Cyclists often rely on pedestrians when navigating to new territory. And in countries such as India, it's a common sight to have cyclists deliver goods – very commonly milk – to numerous neighborhoods.
In a group of three other members, I attempted to provide such cyclists an at-a-glance bicycle computer to assist with their daily needs. We worked under the constraints of having a low cap on the product's overall price, and that the interface and the information should easily be understood by a wide strata of society.
We established that there mustn't be an overload of information, and kept only essential information on display, that too available even at a quick glance – so that it won't require looking at the screen for too long.
We understood the intended user's background and daily usage. From there, we also gathered what information would be relevant to him/her on a regular basis. Here, we decided to minimize the use of text and relied primarily on numbers and symbols.
An E-ink display was factored to be the appropriate choice of screen given the following advantages:
- Paper-like readability in the sun due to the absence of glare (that would be present in similar LCD panels). This is a huge plus considering most deliveries are made under the bright daylight.
- Very low power consumption. E-ink displays are known to last weeks before discharging. Not having to recharge a battery every day is a plus in any scenario, and it's a real winner for places prone to power cuts.
- Vastly Cheaper. Than LCDs – the prime competition.
The screen was (virtually) divided into six equal portions and information was grouped in accordance to relevance.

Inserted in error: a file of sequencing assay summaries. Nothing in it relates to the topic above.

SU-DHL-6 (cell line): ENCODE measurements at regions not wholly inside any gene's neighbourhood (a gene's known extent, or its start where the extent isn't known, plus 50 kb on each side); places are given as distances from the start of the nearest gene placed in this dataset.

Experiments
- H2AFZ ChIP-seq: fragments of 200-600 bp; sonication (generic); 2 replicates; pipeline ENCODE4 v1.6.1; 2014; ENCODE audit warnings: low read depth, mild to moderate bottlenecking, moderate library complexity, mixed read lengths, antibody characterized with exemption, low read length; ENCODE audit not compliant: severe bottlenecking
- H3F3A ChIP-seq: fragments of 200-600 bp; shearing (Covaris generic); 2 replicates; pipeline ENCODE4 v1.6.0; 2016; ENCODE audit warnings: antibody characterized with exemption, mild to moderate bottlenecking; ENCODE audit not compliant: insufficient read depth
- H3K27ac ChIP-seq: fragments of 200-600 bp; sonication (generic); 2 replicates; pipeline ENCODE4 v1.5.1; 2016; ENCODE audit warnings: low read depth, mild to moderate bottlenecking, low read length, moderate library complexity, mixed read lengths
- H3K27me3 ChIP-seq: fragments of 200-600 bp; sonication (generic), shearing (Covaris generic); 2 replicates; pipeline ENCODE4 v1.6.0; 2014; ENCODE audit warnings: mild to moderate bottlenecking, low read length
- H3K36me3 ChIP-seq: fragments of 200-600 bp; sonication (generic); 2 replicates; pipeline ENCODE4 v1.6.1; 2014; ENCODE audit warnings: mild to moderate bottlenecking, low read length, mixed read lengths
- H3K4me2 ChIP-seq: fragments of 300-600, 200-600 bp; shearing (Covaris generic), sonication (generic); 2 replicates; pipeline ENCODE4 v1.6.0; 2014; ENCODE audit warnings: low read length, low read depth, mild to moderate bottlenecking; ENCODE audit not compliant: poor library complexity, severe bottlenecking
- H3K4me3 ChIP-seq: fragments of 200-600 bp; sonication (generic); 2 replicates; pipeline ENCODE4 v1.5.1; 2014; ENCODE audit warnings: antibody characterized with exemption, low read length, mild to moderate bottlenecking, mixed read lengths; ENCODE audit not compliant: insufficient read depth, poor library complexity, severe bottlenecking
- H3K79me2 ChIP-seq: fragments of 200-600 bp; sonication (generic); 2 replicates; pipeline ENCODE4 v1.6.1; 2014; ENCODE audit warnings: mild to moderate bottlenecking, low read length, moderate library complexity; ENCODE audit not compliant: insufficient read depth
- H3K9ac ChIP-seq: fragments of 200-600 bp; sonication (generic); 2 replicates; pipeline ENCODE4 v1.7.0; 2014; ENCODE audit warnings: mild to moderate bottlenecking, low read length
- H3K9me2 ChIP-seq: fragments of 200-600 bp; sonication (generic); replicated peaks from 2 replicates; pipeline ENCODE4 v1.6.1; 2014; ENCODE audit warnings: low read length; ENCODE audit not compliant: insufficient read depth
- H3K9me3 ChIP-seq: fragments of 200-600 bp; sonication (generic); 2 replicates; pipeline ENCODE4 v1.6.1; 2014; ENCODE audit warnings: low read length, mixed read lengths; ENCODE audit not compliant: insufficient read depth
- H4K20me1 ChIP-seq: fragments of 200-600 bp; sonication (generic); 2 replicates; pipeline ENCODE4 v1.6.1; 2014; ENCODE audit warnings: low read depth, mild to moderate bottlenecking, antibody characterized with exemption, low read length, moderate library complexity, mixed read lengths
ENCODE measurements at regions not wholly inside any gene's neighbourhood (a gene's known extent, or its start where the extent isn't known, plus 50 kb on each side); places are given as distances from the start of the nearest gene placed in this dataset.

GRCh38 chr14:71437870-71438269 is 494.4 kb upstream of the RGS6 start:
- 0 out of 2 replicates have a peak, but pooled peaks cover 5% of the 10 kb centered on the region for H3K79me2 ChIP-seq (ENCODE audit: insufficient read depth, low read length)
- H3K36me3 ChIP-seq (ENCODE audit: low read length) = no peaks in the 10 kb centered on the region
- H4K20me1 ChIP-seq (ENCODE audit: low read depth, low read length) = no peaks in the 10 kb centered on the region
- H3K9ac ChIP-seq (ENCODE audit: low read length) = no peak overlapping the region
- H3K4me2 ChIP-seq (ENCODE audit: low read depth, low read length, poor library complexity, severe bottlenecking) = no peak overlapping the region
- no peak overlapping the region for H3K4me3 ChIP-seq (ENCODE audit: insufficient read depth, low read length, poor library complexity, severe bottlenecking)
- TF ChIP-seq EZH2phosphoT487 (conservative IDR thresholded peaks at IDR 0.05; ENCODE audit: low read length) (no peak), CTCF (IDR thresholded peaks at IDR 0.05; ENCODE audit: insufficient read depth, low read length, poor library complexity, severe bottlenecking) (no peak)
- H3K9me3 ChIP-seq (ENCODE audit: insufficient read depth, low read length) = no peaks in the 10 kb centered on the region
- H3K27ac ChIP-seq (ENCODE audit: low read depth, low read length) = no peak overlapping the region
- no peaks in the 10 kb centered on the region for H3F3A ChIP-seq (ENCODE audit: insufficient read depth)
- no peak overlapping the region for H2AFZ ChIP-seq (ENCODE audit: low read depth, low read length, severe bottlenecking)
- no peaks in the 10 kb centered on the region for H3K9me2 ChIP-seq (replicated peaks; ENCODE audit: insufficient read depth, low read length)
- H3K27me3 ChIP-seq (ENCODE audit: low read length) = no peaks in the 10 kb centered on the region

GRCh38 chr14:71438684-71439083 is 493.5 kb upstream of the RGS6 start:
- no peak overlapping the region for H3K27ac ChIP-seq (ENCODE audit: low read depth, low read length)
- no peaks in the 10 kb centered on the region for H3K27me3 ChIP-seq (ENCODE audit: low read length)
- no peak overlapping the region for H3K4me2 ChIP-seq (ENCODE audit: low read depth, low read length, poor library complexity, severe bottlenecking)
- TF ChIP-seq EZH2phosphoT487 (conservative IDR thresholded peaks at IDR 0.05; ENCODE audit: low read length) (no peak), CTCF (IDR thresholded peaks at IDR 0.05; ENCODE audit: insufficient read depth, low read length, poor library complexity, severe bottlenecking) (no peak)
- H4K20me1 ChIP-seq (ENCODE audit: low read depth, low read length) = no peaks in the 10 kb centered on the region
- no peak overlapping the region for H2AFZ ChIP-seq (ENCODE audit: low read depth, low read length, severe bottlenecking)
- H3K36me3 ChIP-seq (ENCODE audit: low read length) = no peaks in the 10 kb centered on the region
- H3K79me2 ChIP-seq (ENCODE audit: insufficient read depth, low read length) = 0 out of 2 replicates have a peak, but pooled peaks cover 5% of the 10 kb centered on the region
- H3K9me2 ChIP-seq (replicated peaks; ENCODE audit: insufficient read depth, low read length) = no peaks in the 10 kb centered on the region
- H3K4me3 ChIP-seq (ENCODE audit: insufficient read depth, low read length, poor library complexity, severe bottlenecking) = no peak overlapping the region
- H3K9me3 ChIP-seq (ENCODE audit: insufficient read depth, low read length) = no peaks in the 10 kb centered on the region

The left side of the screen was reserved for information pertaining to the two-wheeler, such as the weight it is carrying (on the top-left), and the status of each tire of the bicycle (on the bottom-left). A checkmark indicates everything is alright. A cross is an indication to check if something's wrong.
On the right, a speedometer (on the top-right), and an odometer (on the bottom-right), one for the current trip, and one for the total distance covered. These functions can be assisted using GPS, if not directly wired.
On the center, there is a small compass to indicate the direction of movement. And behind that, a gyroscope assisted level to denote weight bias, if at all, on any side. Its functionality is akin to a digital spirit level.
The device operates on a simple construction with only two primary buttons – a power button, and a green "flip-screen" switch.
The "flip-screen" button toggles between the two screens that the device displays – an informative HUD, and a GPS assisted map screen (powered by Google Maps). This way the user can directly see where he/she is.
Using Bluetooth, the functionality can be extended to provide complete GPS assisted navigation, allowing the user to pick start and end points for the navigation as well.